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Make your trip more trouble-free
Tips for travel success, from passport expiration to using the best credit card.
The New York Times
Northwest travel guides
Want to make your trip more trouble-free? Here’s a four-point checklist for travel success:
1. Check your passport: Has your passport expired? Answering that question isn’t as simple as glancing at the date. Let’s say your passport doesn’t expire for another four months. You can book that last-minute flight deal to Bangkok, right? Wrong.
Even if a U.S. passport is months away from expiring, some countries will not let you in (they require a minimum six-month passport validity in case you need to remain in the country for an unexpectedly long time). It’s up to you to know which countries those are. If not, you could arrive at the airport only to be told you can’t board the plane.
Bottom line: Check the entry and exit requirements (including rules about how many blank pages your passport must have) on the U.S. State Department’s website, which provides a searchable list at travel.state.gov/travel.
2. Pack smartly: Did you remove that Swiss Army knife from your carry-on bag? The Transportation Security Administration was planning last spring to allow pocketknives on airplanes, but backed down after resistance from the flight attendants’ union and some lawmakers. So where does that leave you? The general rule is that you cannot put sharp objects in your carry-on bag, with a few exceptions, like small needles for medical use and scissors with blades shorter than 4 inches.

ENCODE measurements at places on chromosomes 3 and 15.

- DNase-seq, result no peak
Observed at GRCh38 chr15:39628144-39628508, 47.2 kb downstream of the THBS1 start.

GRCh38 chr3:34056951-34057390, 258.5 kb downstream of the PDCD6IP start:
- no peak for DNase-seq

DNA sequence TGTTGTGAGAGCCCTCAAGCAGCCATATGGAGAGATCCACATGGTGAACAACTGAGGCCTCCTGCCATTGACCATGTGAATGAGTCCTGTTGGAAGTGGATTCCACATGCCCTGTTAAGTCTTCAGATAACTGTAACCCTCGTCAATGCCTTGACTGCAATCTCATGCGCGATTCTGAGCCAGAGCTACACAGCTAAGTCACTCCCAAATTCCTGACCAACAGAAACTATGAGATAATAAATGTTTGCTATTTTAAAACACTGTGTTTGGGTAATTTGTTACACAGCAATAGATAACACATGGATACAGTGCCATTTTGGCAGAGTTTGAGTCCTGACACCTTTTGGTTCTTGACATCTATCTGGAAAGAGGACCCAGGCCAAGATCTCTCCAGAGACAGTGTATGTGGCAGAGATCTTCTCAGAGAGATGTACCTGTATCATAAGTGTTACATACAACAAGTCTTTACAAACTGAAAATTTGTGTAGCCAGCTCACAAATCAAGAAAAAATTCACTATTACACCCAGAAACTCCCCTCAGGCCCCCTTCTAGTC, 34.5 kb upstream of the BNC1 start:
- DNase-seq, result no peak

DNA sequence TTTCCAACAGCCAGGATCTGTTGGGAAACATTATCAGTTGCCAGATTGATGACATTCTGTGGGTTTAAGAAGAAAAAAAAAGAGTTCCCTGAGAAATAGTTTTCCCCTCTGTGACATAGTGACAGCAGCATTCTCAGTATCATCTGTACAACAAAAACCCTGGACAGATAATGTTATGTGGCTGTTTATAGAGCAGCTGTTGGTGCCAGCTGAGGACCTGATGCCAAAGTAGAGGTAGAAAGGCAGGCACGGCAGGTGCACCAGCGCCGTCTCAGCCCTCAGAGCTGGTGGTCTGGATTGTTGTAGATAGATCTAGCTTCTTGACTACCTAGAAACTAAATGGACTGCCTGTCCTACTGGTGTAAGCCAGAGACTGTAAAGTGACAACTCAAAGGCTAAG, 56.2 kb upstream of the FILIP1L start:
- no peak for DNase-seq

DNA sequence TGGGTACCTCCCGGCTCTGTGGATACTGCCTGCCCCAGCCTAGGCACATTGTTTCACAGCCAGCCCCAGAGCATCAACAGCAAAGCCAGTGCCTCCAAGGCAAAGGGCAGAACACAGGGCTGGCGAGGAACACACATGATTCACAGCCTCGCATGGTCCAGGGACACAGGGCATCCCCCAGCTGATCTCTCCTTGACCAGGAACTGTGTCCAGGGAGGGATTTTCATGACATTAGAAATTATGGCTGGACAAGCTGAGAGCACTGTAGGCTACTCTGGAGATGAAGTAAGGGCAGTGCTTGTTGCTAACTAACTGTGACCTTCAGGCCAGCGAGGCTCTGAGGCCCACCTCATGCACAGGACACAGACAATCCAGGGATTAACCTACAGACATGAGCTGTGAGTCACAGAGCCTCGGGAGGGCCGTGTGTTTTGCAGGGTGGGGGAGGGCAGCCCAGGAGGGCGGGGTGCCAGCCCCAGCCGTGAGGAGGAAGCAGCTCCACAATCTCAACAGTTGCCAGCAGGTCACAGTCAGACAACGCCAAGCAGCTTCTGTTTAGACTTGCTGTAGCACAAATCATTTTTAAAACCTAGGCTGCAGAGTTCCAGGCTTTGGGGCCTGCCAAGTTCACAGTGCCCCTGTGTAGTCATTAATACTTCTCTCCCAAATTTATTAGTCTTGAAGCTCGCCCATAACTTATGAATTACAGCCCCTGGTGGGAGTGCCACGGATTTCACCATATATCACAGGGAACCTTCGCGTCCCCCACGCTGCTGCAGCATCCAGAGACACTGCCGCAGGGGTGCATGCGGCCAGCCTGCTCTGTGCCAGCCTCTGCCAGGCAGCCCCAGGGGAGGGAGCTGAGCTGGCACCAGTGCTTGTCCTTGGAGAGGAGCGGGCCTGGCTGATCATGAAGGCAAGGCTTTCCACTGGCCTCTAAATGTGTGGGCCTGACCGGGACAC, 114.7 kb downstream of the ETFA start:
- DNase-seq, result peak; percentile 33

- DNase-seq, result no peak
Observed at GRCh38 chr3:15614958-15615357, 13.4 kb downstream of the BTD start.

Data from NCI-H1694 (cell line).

Still have questions? The “Can I Bring?” tool on the My TSA mobile app and website allows users to type the name of anything they wish to bring — snakes, golf clubs, handcuffs — and find out if they are allowed on board. Or see tsa.gov/traveler-information.
3. Must-have apps: Can you solve travel emergencies with a few finger taps? If you own a smartphone, a few basic (and free) apps are worth having, including Seat Alerts by ExpertFlyer (to help you change seats or find one on a different flight), Hotel Tonight (for last-minute room reservations) and a taxi or car service app. Those traveling abroad should also have contact information for the nearest U.S. Embassy, available at usembassy.gov.
4: The right credit card: Are you using the right credit card? To determine which card is best for you, review the travel benefits and ask yourself if you’ll truly use them.
One card in my wallet is the Starwood Preferred Guest card from American Express ($65 a year) because I like Starwood properties, and shopping with the card earns me Starpoints, which I can use for stays at more than 1,000 hotels and resorts. Or, I can redeem my points for free flights on more than 350 airlines. For a solid rundown of other card options, click on “Advice: credit cards” on the View From the Wing blog on Boardingarea.com.
If you’re traveling abroad, you will also want a credit card with no foreign transaction fees and, if possible, smart-chip technology, rare on American cards. The points blogger Brian Kelly lists cards such as Chase Sapphire Preferred without foreign transaction fees and those including BankAmericard Travel Rewards Visa with smart chips at Thepointsguy.com.
Kristin Jackson of The Seattle Times contributed to this report.